Rugged Individualism and the American Way

Rugged individualism was a term coined by former President Herbert Hoover during the Great Depression. It revolves around the American ideal that people have the right to be totally self-reliant and independent, especially from the government. This belief, which is the thing so many love about Americans, is also what's killing us now.

Rugged individualism tends to favor people who already have wealth and social capital, however. When you have the money, power, and ability to do whatever you want, it’s easy to be individualistic. Meanwhile, those totally free Americans may spread the virus to people who are unable to work from home and cannot afford a layoff. Forced to work in public settings, disadvantaged Americans, many of whom are Black or Brown, may also lack health insurance. If these workers become ill, they’ll bear a heavier burden than the rugged individualists who gave them the virus.

The Future for the United States

Winston Churchill famously said, "You can always count on the Americans to do the right thing after they have tried everything else." Hopefully, sooner rather than later, Americans will pull together and do the right thing. During World War II, we came together to create needed Victory Gardens, work in factories, and volunteer for military service. While we returned to the status quo afterward, the war showed our ability to cooperate and work toward the common good.

According to two of Harvard's top legal experts, personal freedoms can be restricted when there are compelling grounds. Abrogating individual freedom in favor of public health has been possible for years.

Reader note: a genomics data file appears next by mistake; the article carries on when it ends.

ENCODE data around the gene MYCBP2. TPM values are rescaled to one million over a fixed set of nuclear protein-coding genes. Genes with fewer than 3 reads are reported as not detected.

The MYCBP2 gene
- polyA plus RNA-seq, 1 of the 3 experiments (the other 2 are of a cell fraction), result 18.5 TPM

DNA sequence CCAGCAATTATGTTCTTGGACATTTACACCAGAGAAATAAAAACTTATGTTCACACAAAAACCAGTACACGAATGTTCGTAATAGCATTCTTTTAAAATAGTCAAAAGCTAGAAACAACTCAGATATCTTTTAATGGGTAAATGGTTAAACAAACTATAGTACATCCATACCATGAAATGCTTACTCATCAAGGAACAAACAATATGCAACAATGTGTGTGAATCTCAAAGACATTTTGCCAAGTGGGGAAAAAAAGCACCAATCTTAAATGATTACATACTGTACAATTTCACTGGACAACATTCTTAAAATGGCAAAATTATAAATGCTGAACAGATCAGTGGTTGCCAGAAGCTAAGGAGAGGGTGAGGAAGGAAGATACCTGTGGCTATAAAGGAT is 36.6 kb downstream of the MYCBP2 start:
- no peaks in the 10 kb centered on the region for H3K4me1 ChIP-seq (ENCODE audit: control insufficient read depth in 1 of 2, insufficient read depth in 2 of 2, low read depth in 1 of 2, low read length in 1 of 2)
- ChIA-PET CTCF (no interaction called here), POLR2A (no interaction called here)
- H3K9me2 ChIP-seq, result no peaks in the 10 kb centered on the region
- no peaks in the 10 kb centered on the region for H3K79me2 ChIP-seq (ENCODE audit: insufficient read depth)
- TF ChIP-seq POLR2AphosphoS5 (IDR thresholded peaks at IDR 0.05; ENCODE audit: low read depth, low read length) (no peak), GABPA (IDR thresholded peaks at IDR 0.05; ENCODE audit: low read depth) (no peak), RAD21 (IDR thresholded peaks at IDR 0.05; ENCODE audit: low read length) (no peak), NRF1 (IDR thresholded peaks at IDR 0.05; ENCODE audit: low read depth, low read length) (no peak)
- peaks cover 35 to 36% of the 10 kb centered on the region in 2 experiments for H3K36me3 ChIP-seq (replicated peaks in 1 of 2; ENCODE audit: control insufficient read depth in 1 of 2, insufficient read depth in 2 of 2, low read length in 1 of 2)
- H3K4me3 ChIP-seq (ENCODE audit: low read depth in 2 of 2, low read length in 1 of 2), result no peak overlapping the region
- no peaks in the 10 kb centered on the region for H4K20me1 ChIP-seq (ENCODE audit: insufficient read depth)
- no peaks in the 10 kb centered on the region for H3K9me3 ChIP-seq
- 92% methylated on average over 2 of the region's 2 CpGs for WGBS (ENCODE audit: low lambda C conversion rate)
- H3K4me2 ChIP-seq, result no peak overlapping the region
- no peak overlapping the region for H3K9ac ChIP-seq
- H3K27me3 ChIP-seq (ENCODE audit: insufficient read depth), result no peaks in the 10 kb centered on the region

Consider the case of the woman known as "Typhoid Mary," an asymptomatic carrier of typhoid fever. Public health officials forced her to quarantine for 26 years when she kept violating official orders to stop spreading typhus by working as a cook. Typhoid Mary had options. Removing her gallbladder would likely have prevented her from spreading typhus. But she refused to do so. Mary Mallon could have also stopped working with food. Instead, she chose to keep cooking food under an assumed name. Three people died because of her. Scores were sickened in multiple cities. The Supreme Court ultimately decided that quarantining her was legal because the community had to be protected.

American revolutionary Patrick Henry declared, “Give me liberty or give me death.” If his request were honored today, he could likely end up with both, and not just for himself, but others as well. For the time being, people need to wear masks and social distance to protect the common good. Most of these measures don’t infringe on Constitutional rights. And there are a great many technological workarounds that can help us enjoy our civil liberties today while protecting human lives. When exercised responsibly, enjoying your rights don’t have to come at the expense of the common good.

Leah Ward Sears is a partner with Smith, Gambrell and Russell LLP, and former Chief Justice of the Georgia Supreme Court.